The Probation Paradox (Part Two)

By: Jeff Krantz

No one seemed enthusiastic to have me receive a custodial sentence. The prosecution put up a half hearted, pro forma argument for why they believed justice would be served in my spending at least a minimum of time within a low security federal prison. In the end they raised no objection to my receiving a sentence of probation. The prosecution had what it most needed, a successful conviction, a dramatic press release and the advancement of careers and reputations of the participants in my case.

The most jarring aspect following my walk as a conditionally free man from the Hartford courthouse was the immediate switch that came after my sentencing. It was a curious moment where I went from being the  focus of ongoing, intense scrutiny on the part of the government and the subject of near continuous urgency on the part of my legal representation; to becoming a closed case with a bit of cleanup to follow along. Everyone moved onto the next pressing item on their agendas. I was on my own to sort out the aftermath.

Strange as it might seem and as much as bringing the matter to a swift resolution was at the forefront of everyone’s thoughts while the ordeal lasted; I was suddenly left with a distinct emptiness in my sense of purpose. The  removal of the three year fight to prevail in battle; the adapting of strategic imperatives and formulating tactical responses to each move on the part of the government had now abated into a sudden and despairing sense of my being at loose ends.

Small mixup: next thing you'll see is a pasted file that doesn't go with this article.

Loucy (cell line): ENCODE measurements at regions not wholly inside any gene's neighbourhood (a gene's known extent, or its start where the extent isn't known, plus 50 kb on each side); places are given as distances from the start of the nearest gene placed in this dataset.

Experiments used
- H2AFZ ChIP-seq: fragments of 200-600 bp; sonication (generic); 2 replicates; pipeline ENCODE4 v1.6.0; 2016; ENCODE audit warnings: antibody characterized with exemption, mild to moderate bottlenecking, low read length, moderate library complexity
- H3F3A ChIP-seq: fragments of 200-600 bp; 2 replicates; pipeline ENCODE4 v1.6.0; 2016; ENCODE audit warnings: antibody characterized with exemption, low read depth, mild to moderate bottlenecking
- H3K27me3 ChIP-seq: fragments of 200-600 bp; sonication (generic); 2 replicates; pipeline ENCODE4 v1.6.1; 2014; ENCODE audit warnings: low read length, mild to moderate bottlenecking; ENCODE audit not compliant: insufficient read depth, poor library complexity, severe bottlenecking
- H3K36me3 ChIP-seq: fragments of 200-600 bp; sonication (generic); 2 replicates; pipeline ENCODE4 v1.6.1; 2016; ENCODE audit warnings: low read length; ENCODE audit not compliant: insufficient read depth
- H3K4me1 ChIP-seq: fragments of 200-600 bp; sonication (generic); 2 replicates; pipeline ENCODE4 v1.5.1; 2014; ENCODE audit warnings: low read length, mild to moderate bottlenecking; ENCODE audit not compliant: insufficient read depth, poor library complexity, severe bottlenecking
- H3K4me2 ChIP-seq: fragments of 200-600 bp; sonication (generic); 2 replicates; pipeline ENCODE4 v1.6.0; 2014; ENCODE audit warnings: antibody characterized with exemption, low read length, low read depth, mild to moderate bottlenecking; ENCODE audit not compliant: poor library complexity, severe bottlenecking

In conjunction with the sudden and distressing winding up of the three year fight for survival was the surprising way in which those outside of my wife and children saw my sentence as an outcome that seemingly would have no lasting implications upon my future. The Judge at my sentencing was the first to voice this perception. Having seen the PSR, the pile of letters of support from friends, prominent community and business leaders and a detailed view of my personal finances at the time of my sentencing, he stated confidently from the bench that I was “going to do just fine”.

He may have overstated the case.

No one, no place, no where, tells you to prepare for your supervised release. Everyone who knows the drill has thoughts about how one should prepare for prison and how one can transition back to community and family after incarceration. No one as far as I know has thoughts about how you should prepare if you get to walk.

I am telling you: Get ready.

Jeff Krantz is a member of the Ministry’s White Collar Support Group that meets every Monday evening on Zoom. Jeff is also a member of the ministry’s planning team. Read Part One of Jeff’s post HERE.

We highly recommend Brent Cassity’s podcast, Nightmare Success, in which he interviews justice-impacted people from all walks of life. He is a White Collar Support Group member with a mission to be of service to our community. Please check it out on Spotify at or on your favorite podcast platform.